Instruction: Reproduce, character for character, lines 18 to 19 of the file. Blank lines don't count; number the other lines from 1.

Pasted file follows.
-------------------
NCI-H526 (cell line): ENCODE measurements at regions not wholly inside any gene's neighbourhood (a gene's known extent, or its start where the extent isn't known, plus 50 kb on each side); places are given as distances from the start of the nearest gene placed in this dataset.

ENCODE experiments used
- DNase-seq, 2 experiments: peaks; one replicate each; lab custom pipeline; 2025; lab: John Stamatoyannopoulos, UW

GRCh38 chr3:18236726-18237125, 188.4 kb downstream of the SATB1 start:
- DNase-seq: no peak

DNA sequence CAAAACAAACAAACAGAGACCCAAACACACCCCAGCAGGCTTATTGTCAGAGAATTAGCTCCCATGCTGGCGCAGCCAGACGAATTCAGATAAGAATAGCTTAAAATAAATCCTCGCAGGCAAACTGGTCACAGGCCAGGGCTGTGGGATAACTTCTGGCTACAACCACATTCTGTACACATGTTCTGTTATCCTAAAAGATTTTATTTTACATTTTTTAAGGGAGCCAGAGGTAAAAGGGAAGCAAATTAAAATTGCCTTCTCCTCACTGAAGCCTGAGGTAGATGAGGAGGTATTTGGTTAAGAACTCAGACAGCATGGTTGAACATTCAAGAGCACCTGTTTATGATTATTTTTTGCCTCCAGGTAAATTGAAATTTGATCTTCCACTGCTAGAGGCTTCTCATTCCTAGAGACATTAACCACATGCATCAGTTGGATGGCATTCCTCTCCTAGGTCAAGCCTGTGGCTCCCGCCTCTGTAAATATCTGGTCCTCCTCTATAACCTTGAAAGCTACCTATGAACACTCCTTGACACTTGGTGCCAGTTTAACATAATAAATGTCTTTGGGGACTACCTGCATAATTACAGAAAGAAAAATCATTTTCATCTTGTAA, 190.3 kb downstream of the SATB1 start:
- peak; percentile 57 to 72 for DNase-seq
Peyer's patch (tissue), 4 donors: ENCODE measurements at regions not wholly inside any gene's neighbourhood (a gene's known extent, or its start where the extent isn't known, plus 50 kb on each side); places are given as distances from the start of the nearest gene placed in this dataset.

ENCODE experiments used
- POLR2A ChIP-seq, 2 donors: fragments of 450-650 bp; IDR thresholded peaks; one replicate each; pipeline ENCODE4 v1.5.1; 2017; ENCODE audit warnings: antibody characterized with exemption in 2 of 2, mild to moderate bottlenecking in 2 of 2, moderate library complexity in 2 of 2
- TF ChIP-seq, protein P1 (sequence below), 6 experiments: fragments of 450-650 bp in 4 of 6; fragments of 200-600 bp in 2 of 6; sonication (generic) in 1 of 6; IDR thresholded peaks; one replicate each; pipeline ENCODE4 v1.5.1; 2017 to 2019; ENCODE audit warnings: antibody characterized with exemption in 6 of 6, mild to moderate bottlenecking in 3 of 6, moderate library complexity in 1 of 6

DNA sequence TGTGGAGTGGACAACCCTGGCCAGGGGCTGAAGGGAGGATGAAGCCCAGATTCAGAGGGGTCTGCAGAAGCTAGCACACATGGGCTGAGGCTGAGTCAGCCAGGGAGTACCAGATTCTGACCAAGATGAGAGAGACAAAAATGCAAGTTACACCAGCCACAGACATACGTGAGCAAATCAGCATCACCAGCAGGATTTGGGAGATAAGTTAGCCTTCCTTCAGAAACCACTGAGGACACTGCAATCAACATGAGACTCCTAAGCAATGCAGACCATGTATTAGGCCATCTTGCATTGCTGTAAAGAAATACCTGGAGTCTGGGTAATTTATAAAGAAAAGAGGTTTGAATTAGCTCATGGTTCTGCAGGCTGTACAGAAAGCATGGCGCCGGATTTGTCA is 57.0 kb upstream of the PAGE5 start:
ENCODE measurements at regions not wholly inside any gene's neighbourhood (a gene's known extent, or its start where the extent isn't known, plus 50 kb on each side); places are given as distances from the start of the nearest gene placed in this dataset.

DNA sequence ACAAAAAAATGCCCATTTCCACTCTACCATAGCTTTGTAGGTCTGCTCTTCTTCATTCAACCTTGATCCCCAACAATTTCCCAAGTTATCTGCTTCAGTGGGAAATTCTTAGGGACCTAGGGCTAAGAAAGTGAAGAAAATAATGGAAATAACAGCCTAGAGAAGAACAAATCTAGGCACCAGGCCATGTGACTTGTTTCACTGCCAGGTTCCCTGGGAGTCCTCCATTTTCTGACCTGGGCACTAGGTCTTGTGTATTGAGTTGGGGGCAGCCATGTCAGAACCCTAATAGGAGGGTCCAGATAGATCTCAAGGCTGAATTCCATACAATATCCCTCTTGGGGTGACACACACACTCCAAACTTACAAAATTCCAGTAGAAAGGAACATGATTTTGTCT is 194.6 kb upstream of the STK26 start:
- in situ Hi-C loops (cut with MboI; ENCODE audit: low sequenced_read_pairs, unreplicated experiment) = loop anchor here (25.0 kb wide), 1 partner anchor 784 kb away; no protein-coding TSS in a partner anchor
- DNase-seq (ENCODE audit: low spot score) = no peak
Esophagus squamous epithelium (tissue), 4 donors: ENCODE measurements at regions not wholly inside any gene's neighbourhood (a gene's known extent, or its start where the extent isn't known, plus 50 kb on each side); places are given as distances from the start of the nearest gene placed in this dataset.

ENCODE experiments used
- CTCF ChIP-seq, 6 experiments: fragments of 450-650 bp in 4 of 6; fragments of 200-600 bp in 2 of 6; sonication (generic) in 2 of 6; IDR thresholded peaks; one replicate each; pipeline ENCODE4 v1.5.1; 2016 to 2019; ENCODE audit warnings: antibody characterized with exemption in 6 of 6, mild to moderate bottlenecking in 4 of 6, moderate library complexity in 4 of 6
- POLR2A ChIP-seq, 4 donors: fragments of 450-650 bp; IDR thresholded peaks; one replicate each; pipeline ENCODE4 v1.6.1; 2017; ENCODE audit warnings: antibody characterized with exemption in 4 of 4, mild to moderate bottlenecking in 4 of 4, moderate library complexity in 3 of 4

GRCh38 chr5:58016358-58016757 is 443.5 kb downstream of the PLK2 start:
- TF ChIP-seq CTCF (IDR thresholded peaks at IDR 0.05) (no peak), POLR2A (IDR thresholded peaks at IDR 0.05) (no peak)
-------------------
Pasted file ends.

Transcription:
ENCODE experiments used
- CTCF ChIP-seq, 6 experiments: fragments of 450-650 bp in 4 of 6; fragments of 200-600 bp in 2 of 6; sonication (generic) in 2 of 6; IDR thresholded peaks; one replicate each; pipeline ENCODE4 v1.5.1; 2016 to 2019; ENCODE audit warnings: antibody characterized with exemption in 6 of 6, mild to moderate bottlenecking in 4 of 6, moderate library complexity in 4 of 6